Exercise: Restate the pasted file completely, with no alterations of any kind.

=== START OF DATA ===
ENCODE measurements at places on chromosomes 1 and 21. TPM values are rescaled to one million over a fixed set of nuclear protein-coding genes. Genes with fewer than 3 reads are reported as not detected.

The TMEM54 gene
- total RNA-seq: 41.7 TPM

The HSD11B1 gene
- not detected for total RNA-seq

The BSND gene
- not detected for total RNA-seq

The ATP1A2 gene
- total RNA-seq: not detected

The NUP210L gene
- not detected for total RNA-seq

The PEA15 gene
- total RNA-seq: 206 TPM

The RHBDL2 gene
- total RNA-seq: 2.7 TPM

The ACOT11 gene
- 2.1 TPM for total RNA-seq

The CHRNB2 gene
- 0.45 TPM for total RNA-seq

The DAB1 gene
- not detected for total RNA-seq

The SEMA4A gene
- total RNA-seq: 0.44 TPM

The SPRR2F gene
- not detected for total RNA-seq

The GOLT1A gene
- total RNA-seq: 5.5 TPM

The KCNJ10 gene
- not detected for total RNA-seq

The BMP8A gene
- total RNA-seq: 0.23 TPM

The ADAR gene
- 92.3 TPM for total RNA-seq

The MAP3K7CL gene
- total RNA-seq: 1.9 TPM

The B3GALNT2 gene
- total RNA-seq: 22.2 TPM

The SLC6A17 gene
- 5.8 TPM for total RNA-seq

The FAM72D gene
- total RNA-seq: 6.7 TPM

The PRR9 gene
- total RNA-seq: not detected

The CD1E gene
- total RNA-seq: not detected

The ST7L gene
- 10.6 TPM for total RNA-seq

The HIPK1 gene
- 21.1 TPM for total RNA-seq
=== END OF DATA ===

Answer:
ENCODE measurements at places on chromosomes 1 and 21. TPM values are rescaled to one million over a fixed set of nuclear protein-coding genes. Genes with fewer than 3 reads are reported as not detected.

The TMEM54 gene
- total RNA-seq: 41.7 TPM

The HSD11B1 gene
- not detected for total RNA-seq

The BSND gene
- not detected for total RNA-seq

The ATP1A2 gene
- total RNA-seq: not detected

The NUP210L gene
- not detected for total RNA-seq

The PEA15 gene
- total RNA-seq: 206 TPM

The RHBDL2 gene
- total RNA-seq: 2.7 TPM

The ACOT11 gene
- 2.1 TPM for total RNA-seq

The CHRNB2 gene
- 0.45 TPM for total RNA-seq

The DAB1 gene
- not detected for total RNA-seq

The SEMA4A gene
- total RNA-seq: 0.44 TPM

The SPRR2F gene
- not detected for total RNA-seq

The GOLT1A gene
- total RNA-seq: 5.5 TPM

The KCNJ10 gene
- not detected for total RNA-seq

The BMP8A gene
- total RNA-seq: 0.23 TPM

The ADAR gene
- 92.3 TPM for total RNA-seq

The MAP3K7CL gene
- total RNA-seq: 1.9 TPM

The B3GALNT2 gene
- total RNA-seq: 22.2 TPM

The SLC6A17 gene
- 5.8 TPM for total RNA-seq

The FAM72D gene
- total RNA-seq: 6.7 TPM

The PRR9 gene
- total RNA-seq: not detected

The CD1E gene
- total RNA-seq: not detected

The ST7L gene
- 10.6 TPM for total RNA-seq

The HIPK1 gene
- 21.1 TPM for total RNA-seq